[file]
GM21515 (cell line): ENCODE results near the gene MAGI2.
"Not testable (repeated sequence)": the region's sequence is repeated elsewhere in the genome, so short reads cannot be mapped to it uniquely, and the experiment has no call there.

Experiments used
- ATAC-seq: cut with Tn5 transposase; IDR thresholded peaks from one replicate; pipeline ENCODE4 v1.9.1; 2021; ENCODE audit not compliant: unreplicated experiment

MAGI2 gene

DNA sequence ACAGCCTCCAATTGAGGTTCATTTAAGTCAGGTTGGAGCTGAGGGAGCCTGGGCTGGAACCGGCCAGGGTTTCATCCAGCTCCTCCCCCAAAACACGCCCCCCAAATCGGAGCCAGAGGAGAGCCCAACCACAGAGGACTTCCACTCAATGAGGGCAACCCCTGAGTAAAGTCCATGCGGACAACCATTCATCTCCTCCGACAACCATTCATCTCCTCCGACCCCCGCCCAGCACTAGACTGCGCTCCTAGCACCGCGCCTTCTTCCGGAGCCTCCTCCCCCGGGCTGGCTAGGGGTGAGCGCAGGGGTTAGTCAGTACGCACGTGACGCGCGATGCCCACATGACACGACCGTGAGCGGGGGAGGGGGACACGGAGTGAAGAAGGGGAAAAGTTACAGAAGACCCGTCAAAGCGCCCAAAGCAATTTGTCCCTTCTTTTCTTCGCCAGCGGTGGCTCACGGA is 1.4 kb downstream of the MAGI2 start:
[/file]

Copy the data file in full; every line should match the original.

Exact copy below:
GM21515 (cell line): ENCODE results near the gene MAGI2.
"Not testable (repeated sequence)": the region's sequence is repeated elsewhere in the genome, so short reads cannot be mapped to it uniquely, and the experiment has no call there.

Experiments used
- ATAC-seq: cut with Tn5 transposase; IDR thresholded peaks from one replicate; pipeline ENCODE4 v1.9.1; 2021; ENCODE audit not compliant: unreplicated experiment

MAGI2 gene

DNA sequence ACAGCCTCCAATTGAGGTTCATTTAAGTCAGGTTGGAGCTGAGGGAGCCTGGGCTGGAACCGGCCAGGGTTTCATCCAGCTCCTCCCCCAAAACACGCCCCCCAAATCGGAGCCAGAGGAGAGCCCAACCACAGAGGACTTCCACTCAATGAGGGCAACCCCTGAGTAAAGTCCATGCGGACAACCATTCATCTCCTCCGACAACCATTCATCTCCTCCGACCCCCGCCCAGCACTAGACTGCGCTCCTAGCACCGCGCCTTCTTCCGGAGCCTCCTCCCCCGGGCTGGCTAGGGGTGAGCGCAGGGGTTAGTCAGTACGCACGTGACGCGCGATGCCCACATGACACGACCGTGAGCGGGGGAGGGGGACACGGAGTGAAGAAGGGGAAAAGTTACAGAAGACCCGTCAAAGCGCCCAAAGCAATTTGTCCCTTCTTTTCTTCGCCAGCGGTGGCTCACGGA is 1.4 kb downstream of the MAGI2 start: